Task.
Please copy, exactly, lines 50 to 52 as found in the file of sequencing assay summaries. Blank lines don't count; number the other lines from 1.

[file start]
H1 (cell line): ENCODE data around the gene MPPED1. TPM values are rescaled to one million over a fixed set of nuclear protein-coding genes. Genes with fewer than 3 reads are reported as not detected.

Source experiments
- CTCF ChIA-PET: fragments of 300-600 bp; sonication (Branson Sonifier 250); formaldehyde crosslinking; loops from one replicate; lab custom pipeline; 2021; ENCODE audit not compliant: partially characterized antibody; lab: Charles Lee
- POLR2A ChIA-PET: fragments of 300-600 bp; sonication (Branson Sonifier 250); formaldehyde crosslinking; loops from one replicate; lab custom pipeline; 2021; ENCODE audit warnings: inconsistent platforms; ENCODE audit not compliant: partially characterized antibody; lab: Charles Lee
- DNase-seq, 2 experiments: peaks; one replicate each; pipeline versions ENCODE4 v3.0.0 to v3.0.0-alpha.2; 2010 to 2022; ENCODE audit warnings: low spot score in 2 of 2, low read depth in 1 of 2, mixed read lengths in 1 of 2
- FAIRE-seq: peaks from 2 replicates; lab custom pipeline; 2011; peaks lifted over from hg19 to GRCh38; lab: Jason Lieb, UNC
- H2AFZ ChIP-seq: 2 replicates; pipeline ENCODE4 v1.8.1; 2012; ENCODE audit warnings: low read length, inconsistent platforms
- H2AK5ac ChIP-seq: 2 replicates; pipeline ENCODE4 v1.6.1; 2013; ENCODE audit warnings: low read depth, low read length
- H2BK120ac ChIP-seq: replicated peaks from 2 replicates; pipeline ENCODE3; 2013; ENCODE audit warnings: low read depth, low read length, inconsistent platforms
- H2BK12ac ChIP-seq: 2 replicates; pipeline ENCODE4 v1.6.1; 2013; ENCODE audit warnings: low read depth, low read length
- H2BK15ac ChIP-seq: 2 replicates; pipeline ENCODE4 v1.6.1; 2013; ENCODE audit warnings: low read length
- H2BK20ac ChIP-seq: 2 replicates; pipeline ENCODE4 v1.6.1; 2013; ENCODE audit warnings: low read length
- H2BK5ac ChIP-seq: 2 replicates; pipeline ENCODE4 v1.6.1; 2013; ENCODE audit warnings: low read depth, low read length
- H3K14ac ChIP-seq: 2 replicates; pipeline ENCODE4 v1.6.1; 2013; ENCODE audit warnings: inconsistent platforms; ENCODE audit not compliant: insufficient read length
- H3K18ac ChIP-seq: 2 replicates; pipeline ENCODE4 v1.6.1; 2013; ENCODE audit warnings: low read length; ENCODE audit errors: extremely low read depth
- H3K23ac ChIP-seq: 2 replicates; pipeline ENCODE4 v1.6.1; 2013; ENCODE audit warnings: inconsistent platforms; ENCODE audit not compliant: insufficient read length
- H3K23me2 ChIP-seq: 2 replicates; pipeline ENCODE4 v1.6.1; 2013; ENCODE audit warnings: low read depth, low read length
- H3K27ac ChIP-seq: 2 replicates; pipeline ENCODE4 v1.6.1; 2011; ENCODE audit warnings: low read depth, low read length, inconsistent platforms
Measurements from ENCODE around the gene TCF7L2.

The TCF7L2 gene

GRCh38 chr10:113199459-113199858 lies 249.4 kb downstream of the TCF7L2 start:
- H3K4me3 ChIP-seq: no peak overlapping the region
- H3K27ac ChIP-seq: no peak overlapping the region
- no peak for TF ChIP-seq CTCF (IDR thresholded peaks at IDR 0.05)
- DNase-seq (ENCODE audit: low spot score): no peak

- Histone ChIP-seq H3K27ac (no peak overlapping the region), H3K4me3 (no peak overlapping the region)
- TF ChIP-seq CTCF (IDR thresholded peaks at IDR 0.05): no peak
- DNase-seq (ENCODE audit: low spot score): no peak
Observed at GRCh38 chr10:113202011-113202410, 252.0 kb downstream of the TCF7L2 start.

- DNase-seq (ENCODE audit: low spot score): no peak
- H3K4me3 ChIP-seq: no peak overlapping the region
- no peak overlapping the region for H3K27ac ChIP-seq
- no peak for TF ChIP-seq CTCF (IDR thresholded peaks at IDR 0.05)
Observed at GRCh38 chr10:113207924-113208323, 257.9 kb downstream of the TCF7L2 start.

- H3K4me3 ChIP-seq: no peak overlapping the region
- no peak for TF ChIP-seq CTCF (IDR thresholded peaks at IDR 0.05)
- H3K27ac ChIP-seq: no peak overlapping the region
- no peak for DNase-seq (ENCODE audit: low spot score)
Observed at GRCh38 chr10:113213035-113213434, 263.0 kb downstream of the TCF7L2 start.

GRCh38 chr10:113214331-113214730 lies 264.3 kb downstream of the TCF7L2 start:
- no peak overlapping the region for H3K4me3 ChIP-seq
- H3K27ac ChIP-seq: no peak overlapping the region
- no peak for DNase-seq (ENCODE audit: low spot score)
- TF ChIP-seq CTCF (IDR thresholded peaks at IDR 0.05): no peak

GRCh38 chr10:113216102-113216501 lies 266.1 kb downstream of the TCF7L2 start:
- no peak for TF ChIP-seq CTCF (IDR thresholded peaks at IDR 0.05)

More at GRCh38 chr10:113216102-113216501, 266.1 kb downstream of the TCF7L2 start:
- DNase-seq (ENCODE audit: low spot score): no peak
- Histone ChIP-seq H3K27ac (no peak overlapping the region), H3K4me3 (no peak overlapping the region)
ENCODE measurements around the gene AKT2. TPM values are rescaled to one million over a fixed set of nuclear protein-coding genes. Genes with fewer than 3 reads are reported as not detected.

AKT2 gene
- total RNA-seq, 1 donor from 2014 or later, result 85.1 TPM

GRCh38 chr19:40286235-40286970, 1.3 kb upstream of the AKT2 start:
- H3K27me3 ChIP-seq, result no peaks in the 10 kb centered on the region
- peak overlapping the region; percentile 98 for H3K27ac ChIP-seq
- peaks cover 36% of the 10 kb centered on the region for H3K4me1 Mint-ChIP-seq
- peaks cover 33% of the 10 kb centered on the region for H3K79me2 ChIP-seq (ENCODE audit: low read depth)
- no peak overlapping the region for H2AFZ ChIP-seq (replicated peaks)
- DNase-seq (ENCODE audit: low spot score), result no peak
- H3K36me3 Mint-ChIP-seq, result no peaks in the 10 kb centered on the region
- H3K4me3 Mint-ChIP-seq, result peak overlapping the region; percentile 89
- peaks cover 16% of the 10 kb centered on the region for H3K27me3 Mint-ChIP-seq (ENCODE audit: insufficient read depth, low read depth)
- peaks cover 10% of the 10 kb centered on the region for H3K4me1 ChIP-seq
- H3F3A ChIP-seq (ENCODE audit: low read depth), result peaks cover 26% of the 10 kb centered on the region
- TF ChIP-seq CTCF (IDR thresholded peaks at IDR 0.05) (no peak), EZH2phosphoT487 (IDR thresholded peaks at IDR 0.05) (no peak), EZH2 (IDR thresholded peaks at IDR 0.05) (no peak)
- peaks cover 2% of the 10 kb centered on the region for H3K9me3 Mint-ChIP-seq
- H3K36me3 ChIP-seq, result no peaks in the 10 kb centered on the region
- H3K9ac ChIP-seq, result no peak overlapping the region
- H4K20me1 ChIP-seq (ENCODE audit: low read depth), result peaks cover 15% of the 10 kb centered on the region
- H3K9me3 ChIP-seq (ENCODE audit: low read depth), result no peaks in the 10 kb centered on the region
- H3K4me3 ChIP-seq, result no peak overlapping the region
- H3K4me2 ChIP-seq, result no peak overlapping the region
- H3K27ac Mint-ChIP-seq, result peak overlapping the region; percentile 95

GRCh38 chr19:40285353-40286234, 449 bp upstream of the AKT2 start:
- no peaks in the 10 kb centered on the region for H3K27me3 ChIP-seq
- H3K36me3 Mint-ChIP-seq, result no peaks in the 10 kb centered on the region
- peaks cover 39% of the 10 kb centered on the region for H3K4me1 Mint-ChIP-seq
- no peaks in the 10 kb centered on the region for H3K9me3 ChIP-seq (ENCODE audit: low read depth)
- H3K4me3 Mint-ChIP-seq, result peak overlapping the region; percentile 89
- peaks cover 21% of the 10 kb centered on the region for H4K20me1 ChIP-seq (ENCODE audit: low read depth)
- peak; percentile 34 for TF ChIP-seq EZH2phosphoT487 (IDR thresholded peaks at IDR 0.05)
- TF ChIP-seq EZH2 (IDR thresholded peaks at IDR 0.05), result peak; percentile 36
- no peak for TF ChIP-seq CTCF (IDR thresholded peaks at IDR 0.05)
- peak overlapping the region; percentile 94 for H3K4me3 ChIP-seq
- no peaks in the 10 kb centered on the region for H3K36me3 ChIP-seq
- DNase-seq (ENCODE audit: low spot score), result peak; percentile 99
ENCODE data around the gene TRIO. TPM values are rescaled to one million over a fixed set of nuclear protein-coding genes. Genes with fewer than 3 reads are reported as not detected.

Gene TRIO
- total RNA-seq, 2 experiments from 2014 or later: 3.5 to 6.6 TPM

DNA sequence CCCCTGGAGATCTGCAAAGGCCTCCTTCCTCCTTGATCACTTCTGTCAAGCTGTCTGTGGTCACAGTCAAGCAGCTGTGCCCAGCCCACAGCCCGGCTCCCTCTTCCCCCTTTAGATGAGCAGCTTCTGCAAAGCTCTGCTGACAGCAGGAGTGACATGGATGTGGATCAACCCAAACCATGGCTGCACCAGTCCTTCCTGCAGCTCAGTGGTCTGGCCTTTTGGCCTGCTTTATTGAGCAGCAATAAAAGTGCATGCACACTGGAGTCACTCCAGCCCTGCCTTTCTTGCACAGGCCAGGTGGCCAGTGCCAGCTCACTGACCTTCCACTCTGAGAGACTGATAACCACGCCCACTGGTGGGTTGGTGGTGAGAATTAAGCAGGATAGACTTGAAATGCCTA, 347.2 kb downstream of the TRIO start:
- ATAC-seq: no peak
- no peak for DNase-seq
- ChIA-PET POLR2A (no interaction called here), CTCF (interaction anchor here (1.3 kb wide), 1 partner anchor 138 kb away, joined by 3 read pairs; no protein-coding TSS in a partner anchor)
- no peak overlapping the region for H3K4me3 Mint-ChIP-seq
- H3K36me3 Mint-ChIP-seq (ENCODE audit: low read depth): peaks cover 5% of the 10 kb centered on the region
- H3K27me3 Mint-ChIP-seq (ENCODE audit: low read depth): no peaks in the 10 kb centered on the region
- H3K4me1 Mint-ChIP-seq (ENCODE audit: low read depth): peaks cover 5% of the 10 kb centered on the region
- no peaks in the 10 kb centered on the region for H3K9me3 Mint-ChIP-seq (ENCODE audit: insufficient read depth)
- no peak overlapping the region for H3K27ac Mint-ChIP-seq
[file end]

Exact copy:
ENCODE measurements around the gene AKT2. TPM values are rescaled to one million over a fixed set of nuclear protein-coding genes. Genes with fewer than 3 reads are reported as not detected.

AKT2 gene
- total RNA-seq, 1 donor from 2014 or later, result 85.1 TPM